Morgan Stanley got a $5 million penalty and a cease-and-desist order for breaching short selling rules.
They played the half long half short game, the Securities and Exchanges Commission (SEC) just said, and then reported the closed longs as only longs. They say:
“According to the SEC’s order, the structure of Morgan Stanley’s prime brokerage swaps business resulted in violations of Reg SHO.
As set forth in the order, Morgan Stanley hedged synthetic exposure to swaps by purchasing or selling the securities referenced in the swaps, and it separated its hedges into two aggregation units – one holding only long positions, and the other holding only short positions.
According to the order, Morgan Stanley was able to sell its hedges on the long swaps and mark them as “long” sales without concern for Reg SHO’s short sale requirements.”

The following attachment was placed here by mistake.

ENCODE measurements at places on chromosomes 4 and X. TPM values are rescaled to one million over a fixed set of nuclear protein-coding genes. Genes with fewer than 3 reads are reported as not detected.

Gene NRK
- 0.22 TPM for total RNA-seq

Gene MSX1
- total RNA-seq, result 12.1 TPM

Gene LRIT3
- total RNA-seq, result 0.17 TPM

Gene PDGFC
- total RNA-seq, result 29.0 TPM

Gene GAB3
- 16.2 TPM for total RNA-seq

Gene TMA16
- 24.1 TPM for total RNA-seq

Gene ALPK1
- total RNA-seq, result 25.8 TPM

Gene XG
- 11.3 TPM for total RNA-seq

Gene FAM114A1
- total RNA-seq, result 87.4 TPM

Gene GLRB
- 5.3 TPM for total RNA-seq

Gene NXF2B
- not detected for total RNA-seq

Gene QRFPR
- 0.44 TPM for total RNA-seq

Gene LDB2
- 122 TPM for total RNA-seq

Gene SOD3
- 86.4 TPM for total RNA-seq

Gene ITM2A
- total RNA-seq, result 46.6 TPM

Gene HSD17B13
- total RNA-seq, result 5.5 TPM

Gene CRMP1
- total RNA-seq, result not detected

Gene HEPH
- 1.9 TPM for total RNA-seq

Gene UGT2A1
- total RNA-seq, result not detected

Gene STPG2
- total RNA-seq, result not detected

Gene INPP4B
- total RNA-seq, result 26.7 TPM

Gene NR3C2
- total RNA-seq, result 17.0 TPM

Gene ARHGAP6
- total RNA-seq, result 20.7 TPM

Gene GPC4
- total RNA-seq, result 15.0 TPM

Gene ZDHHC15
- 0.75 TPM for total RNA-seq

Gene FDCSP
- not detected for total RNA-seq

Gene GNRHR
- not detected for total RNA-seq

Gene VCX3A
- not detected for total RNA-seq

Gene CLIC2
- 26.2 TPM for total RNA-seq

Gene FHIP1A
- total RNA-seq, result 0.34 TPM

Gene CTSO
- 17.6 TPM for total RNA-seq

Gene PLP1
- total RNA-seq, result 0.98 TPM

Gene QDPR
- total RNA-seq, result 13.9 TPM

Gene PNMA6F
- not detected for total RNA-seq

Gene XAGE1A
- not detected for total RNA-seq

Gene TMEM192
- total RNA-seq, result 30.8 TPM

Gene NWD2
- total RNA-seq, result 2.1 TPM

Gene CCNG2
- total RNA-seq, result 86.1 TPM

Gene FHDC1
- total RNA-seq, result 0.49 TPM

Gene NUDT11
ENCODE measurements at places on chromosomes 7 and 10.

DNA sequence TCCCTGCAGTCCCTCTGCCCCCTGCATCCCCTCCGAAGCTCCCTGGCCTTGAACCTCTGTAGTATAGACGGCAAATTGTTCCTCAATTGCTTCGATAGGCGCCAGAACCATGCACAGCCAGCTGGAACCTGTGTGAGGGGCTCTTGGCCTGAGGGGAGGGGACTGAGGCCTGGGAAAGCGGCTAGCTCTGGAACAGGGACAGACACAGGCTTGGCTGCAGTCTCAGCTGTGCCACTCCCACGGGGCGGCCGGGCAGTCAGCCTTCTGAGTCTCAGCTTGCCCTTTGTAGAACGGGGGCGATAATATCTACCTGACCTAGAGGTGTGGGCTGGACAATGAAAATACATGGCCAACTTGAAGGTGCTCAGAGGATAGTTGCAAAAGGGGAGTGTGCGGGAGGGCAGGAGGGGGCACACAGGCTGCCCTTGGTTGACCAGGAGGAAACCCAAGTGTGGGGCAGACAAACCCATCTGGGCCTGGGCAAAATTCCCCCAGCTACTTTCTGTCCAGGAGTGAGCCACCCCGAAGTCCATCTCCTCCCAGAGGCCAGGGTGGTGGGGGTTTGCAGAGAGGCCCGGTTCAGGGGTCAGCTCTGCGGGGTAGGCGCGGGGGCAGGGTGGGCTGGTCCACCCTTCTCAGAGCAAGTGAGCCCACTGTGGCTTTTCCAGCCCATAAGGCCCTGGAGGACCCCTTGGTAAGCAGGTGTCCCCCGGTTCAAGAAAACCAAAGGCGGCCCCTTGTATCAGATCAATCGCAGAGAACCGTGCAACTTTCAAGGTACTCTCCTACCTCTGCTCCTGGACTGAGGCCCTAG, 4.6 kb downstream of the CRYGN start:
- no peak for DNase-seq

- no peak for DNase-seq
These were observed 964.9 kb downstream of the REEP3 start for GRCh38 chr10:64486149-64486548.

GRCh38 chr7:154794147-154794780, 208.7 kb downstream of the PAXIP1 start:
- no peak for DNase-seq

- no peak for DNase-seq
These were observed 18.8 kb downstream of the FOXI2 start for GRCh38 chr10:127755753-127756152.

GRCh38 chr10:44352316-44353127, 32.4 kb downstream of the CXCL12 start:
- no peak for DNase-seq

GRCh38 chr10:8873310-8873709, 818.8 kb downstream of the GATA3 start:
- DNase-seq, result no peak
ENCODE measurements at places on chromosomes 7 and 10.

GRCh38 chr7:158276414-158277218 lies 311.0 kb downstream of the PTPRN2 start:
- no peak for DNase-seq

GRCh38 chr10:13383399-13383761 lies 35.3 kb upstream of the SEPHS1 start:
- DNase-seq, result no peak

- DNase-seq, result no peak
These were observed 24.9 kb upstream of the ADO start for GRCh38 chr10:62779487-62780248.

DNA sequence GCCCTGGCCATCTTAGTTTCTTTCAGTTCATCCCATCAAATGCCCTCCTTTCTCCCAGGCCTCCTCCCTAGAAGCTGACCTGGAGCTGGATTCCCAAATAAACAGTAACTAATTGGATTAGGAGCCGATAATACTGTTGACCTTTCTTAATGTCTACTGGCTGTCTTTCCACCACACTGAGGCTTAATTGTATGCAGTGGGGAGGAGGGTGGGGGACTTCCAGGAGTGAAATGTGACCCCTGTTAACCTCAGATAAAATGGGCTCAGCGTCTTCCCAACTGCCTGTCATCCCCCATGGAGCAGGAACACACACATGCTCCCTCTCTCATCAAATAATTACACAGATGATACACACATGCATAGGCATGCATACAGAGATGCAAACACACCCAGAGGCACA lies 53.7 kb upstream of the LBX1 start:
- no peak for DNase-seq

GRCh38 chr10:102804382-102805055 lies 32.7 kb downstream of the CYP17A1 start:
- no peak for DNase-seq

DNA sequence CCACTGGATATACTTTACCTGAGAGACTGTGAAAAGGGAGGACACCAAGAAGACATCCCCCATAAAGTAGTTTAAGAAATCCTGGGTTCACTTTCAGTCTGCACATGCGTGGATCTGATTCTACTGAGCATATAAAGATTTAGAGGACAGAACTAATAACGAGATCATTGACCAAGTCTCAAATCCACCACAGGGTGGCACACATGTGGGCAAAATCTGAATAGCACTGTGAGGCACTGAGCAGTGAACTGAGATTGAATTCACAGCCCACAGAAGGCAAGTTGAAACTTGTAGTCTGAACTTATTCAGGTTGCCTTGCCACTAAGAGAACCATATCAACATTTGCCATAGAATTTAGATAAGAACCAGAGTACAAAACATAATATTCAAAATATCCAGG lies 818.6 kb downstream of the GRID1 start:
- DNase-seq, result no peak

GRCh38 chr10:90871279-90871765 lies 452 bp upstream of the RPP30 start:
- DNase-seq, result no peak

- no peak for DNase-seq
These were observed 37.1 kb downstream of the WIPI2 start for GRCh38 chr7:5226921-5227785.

They specifically say Morgan Stanley violated Rule 200(g) of Reg SHO with Regulation SHO being new rules passed in 2005 that governs short sell trading strategies.
They aim to prevent unethical practices with the specified rule stating an order can only be marked long when the seller owns the security and either it is within the possession of the broker-dealer or it’s expected it will be by the time of settlement.
Morgan Stanley relied on an aggregate units exception, but SEC says that doesn’t apply because “the units had identical management structures, locations, and business purposes as well as the same strategy or objective.”
It’s not clear how long SEC has known about this and did nothing until the FinCEN files recently exposed dirty money banking practices, but Daniel Michael, Chief of the Complex Financial Instruments Unit at SEC, says:
“For many years, Morgan Stanley has improperly relied on Reg SHO’s aggregation unit exception, resulting in orders being mismarked for countless transactions… Market participants cannot disregard the rules of the road established by Reg SHO for all short sales.”